SodaStream Keeps Coming Up Flat: Is Keurig Green Mountain the Better Growth Stock?

SodaStream Source soda maker. Source: SodaStream.

SodaStream International  (NASDAQ: SODA  ) announced earnings for the first quarter on May 14, and the report raised some concerns. Sales were flat from a year ago, and net income plunged 85%. Are potential SodaStream customers holding off until they see what The Coca-Cola Co. (NYSE: KO  ) and Keurig Green Mountain  (NASDAQ: GMCR  ) bring to the market? 

Let's take a closer look at what's happening with SodaStream, Coca-Cola, and Keurig Green Mountain. Where should investors put their money? 

Keurig Green Mountain reporting strong growth; plenty of room to keep growing

Keurig K10. Source: Keurig Green Mountain.

While SodaStream is still trying to get it together, Keurig reported strong growth this past quarter. Revenue was up almost 10% to $1.1 billion, net income increased 22% to $162 million, and after some consolidation in the industry, the company is now the third largest coffee seller in the world. But before that makes it seem as if Keurig doesn't have any room to grow outside of its expansion into soda, consider this: Keurig controls only a little more than 3% of the coffee market. There's still plenty of room to grow coffee sales. 

Coke going flat, too
This gets to the crux of Coca-Cola's decision to deepen its investment in Keurig. Coca-Cola's sales have been flat for the past two years and very possibly could begin to decline as soda in North America -- the company's largest market -- continues to lose market share to alternative beverage choices.

Here's how the three companies have done over the past two years:

KO Revenue (TTM) data by YCharts.

Coca-Cola has to find a growth market, and it's doubling down on its partnership with Keurig. A recent announcement disclosed that Coke will increase its Keurig Green Mountain holding to 16% of the company's stock, via acquisitions on the open market over the next year. 

SodaStream's mixed bag 
It's important to get past the headlines. The report contains good and bad, but it definitely moves us to a better understanding of the business.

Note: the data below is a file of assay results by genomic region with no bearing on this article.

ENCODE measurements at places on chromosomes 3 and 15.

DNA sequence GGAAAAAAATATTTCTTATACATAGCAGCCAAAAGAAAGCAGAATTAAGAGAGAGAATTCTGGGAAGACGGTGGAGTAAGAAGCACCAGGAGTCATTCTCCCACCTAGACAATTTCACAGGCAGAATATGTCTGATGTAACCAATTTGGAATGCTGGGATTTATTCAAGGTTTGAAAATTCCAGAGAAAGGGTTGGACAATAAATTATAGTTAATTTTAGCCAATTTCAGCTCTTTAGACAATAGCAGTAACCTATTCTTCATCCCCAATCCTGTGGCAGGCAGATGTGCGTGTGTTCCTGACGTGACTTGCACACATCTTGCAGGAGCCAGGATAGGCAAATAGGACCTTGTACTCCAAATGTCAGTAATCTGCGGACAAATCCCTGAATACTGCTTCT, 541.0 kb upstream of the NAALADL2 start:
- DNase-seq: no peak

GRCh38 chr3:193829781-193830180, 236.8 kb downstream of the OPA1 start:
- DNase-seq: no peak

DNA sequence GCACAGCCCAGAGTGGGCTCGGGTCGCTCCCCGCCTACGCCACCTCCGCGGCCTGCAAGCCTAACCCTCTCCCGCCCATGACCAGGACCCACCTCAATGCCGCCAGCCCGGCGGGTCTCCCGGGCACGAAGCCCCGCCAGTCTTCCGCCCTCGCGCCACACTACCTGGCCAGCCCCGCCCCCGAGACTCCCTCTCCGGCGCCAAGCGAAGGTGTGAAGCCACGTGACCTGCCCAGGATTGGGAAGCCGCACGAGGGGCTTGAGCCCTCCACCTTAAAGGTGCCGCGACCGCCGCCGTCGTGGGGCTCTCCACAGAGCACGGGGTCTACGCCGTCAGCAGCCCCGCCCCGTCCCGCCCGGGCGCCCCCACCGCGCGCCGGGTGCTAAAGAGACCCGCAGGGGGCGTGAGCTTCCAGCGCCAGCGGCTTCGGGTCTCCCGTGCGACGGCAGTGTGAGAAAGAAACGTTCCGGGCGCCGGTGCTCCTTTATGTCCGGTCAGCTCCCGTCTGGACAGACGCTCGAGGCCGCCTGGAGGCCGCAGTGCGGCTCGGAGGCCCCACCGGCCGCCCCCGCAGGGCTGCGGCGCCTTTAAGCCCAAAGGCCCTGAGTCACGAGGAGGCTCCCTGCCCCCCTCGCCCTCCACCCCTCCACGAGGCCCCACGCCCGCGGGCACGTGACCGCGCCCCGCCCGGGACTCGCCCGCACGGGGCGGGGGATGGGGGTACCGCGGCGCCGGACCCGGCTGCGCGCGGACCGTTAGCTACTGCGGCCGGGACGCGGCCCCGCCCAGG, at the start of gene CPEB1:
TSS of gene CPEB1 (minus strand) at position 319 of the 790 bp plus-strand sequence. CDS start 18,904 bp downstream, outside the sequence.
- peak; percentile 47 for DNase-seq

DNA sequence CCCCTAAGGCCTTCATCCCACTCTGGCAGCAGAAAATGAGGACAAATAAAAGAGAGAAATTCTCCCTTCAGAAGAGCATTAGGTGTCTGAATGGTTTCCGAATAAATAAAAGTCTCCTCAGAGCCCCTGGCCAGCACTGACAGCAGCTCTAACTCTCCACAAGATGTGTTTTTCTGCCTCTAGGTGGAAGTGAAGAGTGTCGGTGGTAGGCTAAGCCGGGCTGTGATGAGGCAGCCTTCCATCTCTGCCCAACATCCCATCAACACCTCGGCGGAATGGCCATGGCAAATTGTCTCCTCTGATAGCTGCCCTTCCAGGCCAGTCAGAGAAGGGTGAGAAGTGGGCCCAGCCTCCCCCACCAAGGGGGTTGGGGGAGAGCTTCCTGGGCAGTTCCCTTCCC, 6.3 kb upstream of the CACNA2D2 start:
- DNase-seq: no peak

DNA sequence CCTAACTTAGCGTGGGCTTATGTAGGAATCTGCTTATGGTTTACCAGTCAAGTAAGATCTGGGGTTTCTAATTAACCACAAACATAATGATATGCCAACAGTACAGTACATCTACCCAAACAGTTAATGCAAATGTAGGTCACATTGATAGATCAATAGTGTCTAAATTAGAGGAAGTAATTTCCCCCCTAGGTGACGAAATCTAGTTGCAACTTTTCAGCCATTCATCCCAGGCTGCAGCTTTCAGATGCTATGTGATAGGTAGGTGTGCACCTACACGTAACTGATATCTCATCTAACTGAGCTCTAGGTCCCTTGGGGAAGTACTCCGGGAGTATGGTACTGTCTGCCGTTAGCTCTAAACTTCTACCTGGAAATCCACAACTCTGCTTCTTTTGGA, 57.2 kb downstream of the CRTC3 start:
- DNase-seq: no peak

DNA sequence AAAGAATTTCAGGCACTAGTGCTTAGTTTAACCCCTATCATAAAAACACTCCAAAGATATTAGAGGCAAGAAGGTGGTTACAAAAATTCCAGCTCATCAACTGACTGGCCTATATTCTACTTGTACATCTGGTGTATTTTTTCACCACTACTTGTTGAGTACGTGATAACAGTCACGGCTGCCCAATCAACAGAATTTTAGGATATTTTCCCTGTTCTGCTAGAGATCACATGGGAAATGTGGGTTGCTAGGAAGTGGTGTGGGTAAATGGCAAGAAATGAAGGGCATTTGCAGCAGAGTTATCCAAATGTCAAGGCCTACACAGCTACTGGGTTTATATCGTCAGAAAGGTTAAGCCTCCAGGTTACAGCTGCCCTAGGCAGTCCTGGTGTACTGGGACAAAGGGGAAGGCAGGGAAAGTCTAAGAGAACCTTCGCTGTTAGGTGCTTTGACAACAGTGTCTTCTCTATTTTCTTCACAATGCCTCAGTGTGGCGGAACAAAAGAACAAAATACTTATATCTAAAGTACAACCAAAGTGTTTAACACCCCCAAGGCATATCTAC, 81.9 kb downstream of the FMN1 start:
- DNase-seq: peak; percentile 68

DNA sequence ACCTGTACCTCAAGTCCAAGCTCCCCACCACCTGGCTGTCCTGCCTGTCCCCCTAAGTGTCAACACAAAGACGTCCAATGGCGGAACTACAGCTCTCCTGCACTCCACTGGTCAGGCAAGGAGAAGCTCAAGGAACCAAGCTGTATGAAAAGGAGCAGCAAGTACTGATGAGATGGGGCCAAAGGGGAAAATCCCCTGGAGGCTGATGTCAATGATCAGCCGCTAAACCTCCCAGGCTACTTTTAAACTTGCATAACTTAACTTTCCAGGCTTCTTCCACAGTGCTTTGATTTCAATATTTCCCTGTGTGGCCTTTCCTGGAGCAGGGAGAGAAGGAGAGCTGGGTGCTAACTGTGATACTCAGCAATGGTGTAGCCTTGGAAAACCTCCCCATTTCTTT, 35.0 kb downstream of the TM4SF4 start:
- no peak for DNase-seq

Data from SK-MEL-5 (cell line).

The bad 
Not only was SodaStream's revenue flat versus last year, but it also reported a huge 28% decline in the Americas. That isn't the company's largest market, but it is the largest growth opportunity. SodaStream has less than 1% penetration in the U.S., while 9 in 10 Americans drink soda. However, sales in Western Europe -- where SodaStream has significantly higher penetration -- grew 17% in the quarter. 

As a matter of fact, SodaStream grew sales by at least 17% in every market except the Americas.

The good 
SodaStream grew sales in every market except the Americas by at least 17% -- OK, it really is both good and bad. Adoption of the product in both newer and more developed markets is a good sign of a sustainable business. Additionally, sales of consumables (both CO2 and flavors) grew by 15% in the quarter. People are using their SodaStreams. 

Getting deeper; applying context
CEO Daniel Birnbaum gave some much-needed color on the earnings call, breaking out details for the Americas:

  • Soda maker sales declined 69%.
  • Flavor sales declined 20%.
  • CO2 sales increased 27%, to a record 1.4 million units. 

Birnbaum made a point to remind us that the first quarter was up against a huge 78% jump in soda maker sales, and more than 100% growth in both flavor and CO2 sales from a year ago, results of the aggressive end-cap launch program at Wal-Mart, which ended last May. 

He also described an important aspect of SodaStream's business: It sells to retailers, which in turn sell the product to us. Sell-in -- the numbers above -- is when SodaStream sells the product to a retailer, and sell-out is when the retailer sells to a consumer. This is important, because it gives us better context as to what the consumer trends are. Birnbaum said that the sell-out numbers looked more like this:

  • Soda makers down 49%.
  • Flavor sales down 6%.
  • CO2 sales increased 47%.

So when we take the seasonality of having retailers stock up for the holiday season out of the equation, and apply the context of last year's first quarter as including the hugely successful Wal-Mart launch, it makes the numbers in the Americas a little more palatable. 

Find the value, but don't forget what matters most
Let's look at some valuation metrics:

KO P/E Ratio (TTM) data by YCharts.

From a price-to-earnings ratio, the market is pricing SodaStream like Coca-Cola, while Keurig Green Mountain is commanding the premium that its earnings growth has earned. But the reality is, if you don't believe SodaStream will return to growth in the Americas, it's an irrelevant point.

Foolish bottom line: Do you believe in the growth story, or not?
The reality is, both companies make for compelling investments, and for many of the same reasons. Additionally, it's hard to see how SodaStream, with its focus on value, can get into any real competition with Coke and Keurig, which will be leading with the Coke brand and not competing on price. The bottom line? This is a huge addressable market, and Keurig and SodaStream both should do great. 

You have to decide if you think SodaStream will see growth again in the Americas. I do. 

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